I focus on one particular type of client only, as I know exactly how to serve them. I know their needs and their audience inside out. I know how to make them as much money with my designs as possible.

You need to do the same with your own niche. Using your portfolio as a screening tool helps to send only those clients your way that you can best help. Choose the work you display online very carefully.

The Right Kind Of Attraction

If a prospective client sees a particular project you did that you absolutely hated, and they decide to hire you based on that project, neither of you is going to know there’s a problem until it’s too late.

The client is going to stick you with work exactly like the thing they saw in your portfolio, and you are going to secretly hate them and wonder why you keep attracting the same kinds of clients.

Personal work is a vital solution to this problem. If you continue to make time for projects you truly love, and you give them the same amount of time and dedication that you give your paid work, eventually people will start to notice and want to hire you based on that work instead.

4. You’re A Bad Salesperson

Design is a business, and business is about selling. You need to be able to sell your ideas to your clients so that they understand explicitly what you’re offering them. If you can’t properly sell a client on what you want to accomplish, you need to work on improving this skill.

Anyone can learn to sell – in fact, we all sell on a regular basis every single day. But some people might need a bit of help with particulars like body language, tone of voice, and clarity. There are countless resources online to help aid you with improving your presentation skills, but I would say the number one most important skill you can have as a designer is writing.

If you can write down what your goals are with a project so that other people can easily grasp them, you’ll be 99% of the way to a successful client meeting. Before you brief your clients, read what you’re going to say to a friend or family member to get their perspective. If a non-designer can understand what you’re getting at, then your client probably will also.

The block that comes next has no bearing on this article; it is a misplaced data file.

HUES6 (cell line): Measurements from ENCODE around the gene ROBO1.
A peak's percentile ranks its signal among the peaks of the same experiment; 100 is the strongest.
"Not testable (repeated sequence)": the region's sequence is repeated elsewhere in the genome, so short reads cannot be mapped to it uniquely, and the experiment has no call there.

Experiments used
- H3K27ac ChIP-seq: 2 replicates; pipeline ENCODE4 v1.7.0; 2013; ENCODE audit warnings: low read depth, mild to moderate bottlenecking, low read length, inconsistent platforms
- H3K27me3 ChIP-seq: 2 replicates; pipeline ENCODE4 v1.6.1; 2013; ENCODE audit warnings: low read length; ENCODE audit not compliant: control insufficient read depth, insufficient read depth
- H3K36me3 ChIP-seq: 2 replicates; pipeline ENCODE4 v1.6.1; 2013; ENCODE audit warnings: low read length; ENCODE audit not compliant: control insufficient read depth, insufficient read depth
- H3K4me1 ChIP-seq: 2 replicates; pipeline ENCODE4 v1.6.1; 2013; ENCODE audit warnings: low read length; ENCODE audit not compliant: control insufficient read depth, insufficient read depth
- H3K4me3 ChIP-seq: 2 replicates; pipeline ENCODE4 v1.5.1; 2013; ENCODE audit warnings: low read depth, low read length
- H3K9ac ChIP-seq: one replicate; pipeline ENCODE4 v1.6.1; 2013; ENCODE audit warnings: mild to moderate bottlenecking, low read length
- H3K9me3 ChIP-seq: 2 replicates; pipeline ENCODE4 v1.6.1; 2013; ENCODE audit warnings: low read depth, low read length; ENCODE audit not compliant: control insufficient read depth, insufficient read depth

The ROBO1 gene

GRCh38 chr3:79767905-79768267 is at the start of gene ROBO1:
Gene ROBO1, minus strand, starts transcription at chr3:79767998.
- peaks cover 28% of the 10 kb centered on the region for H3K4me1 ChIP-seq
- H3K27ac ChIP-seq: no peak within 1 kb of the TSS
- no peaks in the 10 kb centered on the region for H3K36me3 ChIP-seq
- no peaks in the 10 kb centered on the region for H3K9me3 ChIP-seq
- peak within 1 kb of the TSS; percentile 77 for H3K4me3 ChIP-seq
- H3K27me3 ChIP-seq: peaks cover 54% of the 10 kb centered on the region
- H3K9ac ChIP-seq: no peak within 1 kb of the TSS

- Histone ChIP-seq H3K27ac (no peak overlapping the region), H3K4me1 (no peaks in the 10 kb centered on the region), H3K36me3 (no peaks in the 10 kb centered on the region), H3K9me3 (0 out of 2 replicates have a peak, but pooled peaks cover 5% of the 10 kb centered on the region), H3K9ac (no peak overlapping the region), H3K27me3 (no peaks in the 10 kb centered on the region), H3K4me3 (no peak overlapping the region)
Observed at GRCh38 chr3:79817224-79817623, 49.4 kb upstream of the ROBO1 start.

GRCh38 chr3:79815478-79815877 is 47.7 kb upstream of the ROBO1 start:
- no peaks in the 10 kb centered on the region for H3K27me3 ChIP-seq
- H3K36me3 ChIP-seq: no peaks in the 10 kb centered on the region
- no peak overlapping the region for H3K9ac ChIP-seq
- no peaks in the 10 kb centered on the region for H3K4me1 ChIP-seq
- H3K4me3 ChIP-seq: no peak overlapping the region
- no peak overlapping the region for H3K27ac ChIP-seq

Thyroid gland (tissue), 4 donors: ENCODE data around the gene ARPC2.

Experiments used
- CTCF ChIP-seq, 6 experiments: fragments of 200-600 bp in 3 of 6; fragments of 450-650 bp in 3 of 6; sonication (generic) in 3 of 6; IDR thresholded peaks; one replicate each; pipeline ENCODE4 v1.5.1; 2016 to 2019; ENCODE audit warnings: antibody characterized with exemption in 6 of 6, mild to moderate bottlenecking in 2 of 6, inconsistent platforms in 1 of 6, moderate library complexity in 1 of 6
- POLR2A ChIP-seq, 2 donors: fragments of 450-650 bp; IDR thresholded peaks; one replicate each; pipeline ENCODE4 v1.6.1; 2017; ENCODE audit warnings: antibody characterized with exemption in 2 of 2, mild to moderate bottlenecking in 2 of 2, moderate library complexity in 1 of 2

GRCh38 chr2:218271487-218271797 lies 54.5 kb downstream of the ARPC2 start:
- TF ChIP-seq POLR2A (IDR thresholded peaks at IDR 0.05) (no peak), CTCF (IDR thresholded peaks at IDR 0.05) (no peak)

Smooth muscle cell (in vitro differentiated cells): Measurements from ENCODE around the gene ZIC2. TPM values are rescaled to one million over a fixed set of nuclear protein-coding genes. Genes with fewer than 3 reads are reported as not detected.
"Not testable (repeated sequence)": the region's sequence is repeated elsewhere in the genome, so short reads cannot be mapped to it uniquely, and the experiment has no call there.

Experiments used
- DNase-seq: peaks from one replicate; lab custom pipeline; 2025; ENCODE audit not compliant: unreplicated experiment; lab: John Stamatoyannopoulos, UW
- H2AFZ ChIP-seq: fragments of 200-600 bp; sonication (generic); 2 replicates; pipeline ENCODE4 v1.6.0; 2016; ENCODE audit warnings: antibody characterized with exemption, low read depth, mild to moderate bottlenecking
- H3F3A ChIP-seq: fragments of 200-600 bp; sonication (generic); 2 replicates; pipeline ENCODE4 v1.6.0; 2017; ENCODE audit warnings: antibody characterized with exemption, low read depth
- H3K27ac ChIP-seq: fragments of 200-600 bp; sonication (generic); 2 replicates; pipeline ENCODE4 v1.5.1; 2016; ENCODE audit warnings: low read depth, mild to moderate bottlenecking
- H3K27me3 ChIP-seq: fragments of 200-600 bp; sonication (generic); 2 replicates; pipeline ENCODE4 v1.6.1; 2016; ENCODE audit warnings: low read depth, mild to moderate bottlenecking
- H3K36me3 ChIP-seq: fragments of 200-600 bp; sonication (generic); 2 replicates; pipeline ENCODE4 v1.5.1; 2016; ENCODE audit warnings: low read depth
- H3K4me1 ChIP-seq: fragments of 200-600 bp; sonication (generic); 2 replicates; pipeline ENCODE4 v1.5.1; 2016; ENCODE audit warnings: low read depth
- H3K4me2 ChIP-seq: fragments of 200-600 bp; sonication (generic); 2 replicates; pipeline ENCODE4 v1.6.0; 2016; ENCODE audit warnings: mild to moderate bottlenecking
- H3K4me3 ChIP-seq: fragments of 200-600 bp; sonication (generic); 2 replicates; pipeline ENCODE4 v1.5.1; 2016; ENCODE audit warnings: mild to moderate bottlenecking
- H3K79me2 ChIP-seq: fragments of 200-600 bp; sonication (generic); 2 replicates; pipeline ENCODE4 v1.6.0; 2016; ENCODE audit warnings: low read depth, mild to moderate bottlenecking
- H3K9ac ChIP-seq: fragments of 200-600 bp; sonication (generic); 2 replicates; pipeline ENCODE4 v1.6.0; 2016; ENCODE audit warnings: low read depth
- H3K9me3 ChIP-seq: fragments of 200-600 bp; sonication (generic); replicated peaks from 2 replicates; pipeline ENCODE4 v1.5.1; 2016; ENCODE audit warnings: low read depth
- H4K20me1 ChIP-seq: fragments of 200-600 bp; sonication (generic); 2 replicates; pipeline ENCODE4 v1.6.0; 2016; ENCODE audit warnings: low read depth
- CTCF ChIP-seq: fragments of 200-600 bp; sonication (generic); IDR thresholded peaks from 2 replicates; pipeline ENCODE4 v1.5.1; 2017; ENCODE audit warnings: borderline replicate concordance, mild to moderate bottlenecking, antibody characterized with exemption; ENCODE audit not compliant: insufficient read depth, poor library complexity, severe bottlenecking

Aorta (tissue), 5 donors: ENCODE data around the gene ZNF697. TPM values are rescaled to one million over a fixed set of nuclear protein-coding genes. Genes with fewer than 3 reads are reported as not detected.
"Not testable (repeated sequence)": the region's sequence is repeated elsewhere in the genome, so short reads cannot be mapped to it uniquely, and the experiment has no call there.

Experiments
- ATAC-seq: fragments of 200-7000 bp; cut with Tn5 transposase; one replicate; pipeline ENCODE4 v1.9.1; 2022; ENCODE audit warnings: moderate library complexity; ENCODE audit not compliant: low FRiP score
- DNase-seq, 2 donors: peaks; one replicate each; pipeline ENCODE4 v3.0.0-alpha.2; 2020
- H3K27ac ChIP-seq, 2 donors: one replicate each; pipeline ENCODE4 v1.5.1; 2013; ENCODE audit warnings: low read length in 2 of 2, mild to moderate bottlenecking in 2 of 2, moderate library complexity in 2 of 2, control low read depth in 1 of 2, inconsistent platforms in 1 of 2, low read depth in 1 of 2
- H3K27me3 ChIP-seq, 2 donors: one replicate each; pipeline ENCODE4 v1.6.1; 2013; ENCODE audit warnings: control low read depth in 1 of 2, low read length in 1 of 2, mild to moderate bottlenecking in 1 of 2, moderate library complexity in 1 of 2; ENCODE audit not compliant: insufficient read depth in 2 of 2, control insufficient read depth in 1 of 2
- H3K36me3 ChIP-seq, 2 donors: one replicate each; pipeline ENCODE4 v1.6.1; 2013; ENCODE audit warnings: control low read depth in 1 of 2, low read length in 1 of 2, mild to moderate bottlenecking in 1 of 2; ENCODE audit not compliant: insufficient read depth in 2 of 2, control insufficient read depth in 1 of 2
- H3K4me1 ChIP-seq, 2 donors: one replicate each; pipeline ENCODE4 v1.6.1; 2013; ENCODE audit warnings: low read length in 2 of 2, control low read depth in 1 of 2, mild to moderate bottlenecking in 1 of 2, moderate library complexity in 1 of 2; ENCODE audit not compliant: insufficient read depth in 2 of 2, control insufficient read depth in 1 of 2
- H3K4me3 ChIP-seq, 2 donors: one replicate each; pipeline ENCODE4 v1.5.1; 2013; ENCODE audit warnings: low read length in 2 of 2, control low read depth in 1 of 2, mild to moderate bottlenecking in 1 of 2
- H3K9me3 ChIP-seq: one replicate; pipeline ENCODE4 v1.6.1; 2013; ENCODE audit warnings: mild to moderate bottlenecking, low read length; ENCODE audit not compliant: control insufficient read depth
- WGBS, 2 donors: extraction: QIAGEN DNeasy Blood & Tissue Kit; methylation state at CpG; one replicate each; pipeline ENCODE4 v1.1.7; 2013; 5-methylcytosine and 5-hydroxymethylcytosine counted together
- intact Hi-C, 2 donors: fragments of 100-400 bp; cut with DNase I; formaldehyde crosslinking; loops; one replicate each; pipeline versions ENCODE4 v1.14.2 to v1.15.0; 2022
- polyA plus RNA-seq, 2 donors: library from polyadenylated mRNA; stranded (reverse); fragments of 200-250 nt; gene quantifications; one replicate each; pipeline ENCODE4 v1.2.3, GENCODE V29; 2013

5. Maybe The Client Is Right

Not all clients are ignorant rubes who know nothing about design. Sometimes, they make good points. As a designer, nothing annoys me more than clients who think they know more about design than I do. There was a reason you hired me to do this job, wasn’t there?

However, as a design client, nothing annoys me more than designers who are arrogant and condescending about their superior design knowledge.

Yes, I’ve been both, and I have to say, from the other side of the fence, the smugness designers can give off is just as annoying as a client’s ignorance. In fact, I’d say it’s even worse, since as a designer, you should know better.

The key is being able to tell when your client’s ideas are good, and when you need to stand your ground and say no (politely). This is one more problem on your end, though. If you can’t be bothered to educate yourself and sharpen your design instincts, then clients are going to walk right over you and the end product will suffer tremendously.

What Do You Think?

How do you handle revision requests? What exactly distinguishes a good revision request from a bad one? Is there anything you can share about how to lessen the frequency with which clients ask for revisions?